The future is now

The 1964 World’s Fair held in New York City was the touchstone for a postwar US.

It was the grandest and most optimistic show on the planet at the time and on an influential par with the British Empire’s Great Exhibition in 1851.

Designed not only to show off technological prowess, it signified the rise of the US as the dominant global power.

The exhibition showcased a number of household products, cars and gadgets, making bold predictions about the future.

During the show’s run over two 6-month periods between 1964-65, 51m visitors saw forecasts about the way we would live. General Motors’ Futurama 2 ride was a centrepiece attraction which tried to explain its vision of the world 60 years into the future.

With an outward looking era obsessed with space and exploring unknown worlds, it is perhaps unsurprising that many predictions were wildly incorrect. Cities on the moon, deep sea dwellings, and living in

Antarctica have never really left the drawing board (although General Motors could argue we still have 9 years left).

Neither for that matter have the widespread use of lasers in forestry or jet packs in the hotel industry.

However, a significant number of predictions – whether deliberate or inadvertent – have become part of our daily lives in 2015.

1964 predictions become reality 

The “photophone” introduced by Bell Systems allowed the caller to see who they were speaking to. While this concept was before its time (people didn’t really want to be seen in their dressing gown), the widespread use of smartphones and tablets have seen applications like Skype and Google Hang Out take off in both business and personal arenas.

Robotics played a role thanks to Walt Disney’s animatronic exhibition and a semi-robotic gasoline pump from Sinclair Oil Corp that migrated towards the car – very similar to the automated snake-like charger unveiled by Tesla Motors this year.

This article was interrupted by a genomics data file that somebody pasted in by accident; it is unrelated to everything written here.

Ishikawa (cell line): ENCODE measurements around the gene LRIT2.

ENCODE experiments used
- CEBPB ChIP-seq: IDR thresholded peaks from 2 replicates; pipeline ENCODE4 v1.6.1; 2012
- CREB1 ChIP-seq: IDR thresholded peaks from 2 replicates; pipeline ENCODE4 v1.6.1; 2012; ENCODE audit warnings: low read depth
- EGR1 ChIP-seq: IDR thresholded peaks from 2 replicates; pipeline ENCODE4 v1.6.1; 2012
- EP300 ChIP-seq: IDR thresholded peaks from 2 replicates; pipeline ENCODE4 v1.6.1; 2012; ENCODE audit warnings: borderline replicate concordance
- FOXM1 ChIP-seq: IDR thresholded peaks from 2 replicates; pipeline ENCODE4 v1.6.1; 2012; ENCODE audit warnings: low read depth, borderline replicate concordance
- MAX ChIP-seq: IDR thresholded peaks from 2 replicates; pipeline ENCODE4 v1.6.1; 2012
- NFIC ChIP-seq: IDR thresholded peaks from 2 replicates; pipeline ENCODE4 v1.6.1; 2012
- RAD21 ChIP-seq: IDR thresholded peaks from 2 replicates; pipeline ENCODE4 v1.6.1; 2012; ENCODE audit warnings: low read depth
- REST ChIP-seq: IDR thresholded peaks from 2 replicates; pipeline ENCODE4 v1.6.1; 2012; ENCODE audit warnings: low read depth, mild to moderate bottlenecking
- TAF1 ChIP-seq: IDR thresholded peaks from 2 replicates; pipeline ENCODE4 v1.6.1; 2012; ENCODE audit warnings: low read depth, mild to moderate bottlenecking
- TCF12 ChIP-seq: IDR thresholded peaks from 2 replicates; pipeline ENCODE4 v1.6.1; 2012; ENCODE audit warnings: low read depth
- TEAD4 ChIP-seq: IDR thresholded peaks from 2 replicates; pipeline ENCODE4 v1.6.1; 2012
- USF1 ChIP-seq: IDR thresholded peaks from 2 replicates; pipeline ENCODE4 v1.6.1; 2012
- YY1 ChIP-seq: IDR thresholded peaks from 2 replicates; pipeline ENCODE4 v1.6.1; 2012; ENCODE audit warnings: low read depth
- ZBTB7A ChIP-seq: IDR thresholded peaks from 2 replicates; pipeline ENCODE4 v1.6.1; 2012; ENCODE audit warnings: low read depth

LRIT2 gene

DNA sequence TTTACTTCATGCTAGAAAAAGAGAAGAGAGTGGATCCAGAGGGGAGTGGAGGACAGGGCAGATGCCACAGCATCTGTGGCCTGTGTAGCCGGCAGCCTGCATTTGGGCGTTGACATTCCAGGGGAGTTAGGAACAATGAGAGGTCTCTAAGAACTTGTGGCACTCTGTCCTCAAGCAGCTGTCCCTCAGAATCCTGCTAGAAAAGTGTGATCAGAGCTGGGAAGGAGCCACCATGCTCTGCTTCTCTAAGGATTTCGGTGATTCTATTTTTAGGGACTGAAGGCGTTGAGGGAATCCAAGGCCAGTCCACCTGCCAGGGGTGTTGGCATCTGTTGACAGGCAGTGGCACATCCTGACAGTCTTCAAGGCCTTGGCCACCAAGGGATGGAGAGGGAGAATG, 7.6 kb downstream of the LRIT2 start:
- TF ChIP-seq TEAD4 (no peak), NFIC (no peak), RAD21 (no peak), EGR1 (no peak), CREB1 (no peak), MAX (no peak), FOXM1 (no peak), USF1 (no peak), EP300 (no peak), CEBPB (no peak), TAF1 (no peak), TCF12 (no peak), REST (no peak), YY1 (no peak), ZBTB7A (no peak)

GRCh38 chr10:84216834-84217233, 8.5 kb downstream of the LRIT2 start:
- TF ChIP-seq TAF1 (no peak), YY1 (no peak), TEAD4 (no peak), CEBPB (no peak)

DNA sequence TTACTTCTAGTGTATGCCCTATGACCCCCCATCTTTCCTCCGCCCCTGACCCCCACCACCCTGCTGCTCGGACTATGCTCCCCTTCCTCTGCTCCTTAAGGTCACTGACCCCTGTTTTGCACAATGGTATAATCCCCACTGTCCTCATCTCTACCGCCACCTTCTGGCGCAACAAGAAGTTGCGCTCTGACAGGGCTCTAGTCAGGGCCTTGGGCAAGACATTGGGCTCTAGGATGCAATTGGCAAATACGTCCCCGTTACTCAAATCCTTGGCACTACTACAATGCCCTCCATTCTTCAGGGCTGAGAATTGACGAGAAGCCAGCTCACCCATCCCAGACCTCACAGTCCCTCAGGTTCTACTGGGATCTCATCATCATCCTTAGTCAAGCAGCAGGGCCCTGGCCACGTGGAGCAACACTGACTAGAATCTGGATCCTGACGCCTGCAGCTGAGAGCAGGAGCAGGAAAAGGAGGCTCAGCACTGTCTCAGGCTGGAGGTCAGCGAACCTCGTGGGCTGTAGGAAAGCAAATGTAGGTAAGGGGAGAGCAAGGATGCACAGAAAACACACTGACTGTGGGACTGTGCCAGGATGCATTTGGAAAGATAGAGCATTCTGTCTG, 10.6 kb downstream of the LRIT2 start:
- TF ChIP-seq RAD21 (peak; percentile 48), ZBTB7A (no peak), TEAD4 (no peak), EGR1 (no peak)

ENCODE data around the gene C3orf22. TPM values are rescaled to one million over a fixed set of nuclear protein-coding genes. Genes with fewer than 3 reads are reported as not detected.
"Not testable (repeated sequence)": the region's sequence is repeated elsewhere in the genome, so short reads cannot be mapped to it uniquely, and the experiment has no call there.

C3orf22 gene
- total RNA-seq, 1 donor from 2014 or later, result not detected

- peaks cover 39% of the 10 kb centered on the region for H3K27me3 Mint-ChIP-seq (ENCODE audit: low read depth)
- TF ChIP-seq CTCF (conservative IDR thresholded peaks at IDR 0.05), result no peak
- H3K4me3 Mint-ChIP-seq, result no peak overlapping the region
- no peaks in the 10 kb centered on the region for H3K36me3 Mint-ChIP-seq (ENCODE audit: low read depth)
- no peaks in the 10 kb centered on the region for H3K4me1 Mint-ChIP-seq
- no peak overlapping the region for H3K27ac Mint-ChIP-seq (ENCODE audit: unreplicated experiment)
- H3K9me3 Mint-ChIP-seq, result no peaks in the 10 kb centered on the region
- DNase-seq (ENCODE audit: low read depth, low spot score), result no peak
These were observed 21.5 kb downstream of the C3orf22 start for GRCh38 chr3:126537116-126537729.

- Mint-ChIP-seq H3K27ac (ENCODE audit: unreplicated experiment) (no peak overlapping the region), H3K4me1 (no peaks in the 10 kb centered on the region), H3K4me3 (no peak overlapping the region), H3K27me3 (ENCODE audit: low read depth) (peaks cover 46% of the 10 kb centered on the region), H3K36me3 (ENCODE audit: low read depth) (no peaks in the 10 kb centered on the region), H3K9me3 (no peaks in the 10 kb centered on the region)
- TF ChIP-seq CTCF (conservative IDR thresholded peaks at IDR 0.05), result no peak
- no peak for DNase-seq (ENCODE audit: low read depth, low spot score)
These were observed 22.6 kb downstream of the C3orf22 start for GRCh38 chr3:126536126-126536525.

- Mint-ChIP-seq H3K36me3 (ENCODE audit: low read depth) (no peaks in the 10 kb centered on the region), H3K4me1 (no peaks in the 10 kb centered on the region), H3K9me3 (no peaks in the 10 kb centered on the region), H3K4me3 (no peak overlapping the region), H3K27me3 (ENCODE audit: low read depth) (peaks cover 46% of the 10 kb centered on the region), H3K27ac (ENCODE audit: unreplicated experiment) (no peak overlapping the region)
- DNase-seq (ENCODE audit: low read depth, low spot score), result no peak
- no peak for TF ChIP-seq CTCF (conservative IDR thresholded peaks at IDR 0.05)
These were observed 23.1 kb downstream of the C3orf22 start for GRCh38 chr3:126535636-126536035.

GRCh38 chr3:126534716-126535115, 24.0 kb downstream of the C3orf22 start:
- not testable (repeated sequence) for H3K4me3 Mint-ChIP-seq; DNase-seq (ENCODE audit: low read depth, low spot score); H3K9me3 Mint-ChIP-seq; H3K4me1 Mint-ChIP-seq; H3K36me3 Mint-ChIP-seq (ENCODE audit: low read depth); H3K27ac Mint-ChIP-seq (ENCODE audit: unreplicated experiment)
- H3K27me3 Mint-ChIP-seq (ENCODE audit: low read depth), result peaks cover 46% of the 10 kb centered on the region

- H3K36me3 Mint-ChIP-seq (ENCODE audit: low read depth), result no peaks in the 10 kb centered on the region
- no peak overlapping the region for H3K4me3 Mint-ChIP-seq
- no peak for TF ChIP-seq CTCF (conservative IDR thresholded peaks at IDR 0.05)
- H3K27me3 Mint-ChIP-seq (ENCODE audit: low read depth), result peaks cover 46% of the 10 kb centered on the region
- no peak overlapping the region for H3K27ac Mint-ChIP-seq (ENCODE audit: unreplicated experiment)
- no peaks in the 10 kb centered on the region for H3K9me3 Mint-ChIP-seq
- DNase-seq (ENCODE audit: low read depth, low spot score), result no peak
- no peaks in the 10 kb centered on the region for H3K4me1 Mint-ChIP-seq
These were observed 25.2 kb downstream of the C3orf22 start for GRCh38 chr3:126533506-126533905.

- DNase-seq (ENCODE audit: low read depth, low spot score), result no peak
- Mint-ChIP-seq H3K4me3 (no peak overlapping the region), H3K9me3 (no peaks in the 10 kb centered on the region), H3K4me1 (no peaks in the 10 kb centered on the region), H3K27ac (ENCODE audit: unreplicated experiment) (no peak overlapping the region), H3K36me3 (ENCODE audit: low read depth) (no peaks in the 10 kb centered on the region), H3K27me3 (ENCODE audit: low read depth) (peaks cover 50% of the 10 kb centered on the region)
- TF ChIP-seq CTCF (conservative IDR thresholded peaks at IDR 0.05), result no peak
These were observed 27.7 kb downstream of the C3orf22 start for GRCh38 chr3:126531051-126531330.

The fair placed great emphasis on the computer thanks to it being in the back yard of the powerful, all-American manufacturer IBM.

The IBM pavilion predicted that computers would expand away from its business machine origins and become an integral part of our personal lives; although seeing computers being integrated with our phones and cars was one step beyond.

DuPont used the fair to declare to the world new super materials for everyday life such as plastics or synthetic polymers. The company’s Happy Plastic Family Show – where everything was made from plastics – was a real coming out party for these modern materials.

Now, we are seeing a new generation of advanced materials once again emerge with graphene and nanomaterials finding real world applications.

One prediction that was deemed incorrect a few years ago was a computer controlled, driverless car that drove along congestion free highways.

This year, Tesla Motors launched its autopilot Model S, a software update that allowed the vehicle to be driven by the on-board computer. Not only would the computer regulate your speed in line with legal limits, keep you at a safe distance from the car in front, and keep you within the road lines, it would also steer the wheel for you.

Google has also made significant technological and legislative progress on this in recent years and expects to have driver-less cars on the road before 2020.

While both Tesla and Google have had teething problems, the technology is already there to achieve this and is in some cases operational.

The most relevant prediction of all was the rise of low emission cars, albeit nuclear powered vehicles, unsurprising considering the nuclear age the country was in at the time.

General Electric proposed “electricity too cheap to meter” and with it a car that could run for thousands of miles without running out of power.

While the pitfalls of a nuclear reactor in every car quickly became apparent, the concept is still relevant today not only with the rise of electric vehicles but also solar power and utility storage batteries.

The ability to store the power you need and do so from a source as(potentially) low cost as solar means “electricity too cheap to meter” could be just around the corner.

Promotional posters by General Motors at the New York World’s Fair invited people to “see the future first”. It looks like the car manufacturer has kept its promise, as the glimpse into the future that was witness 61 years ago is starting to become eerily similar to today’s reality.

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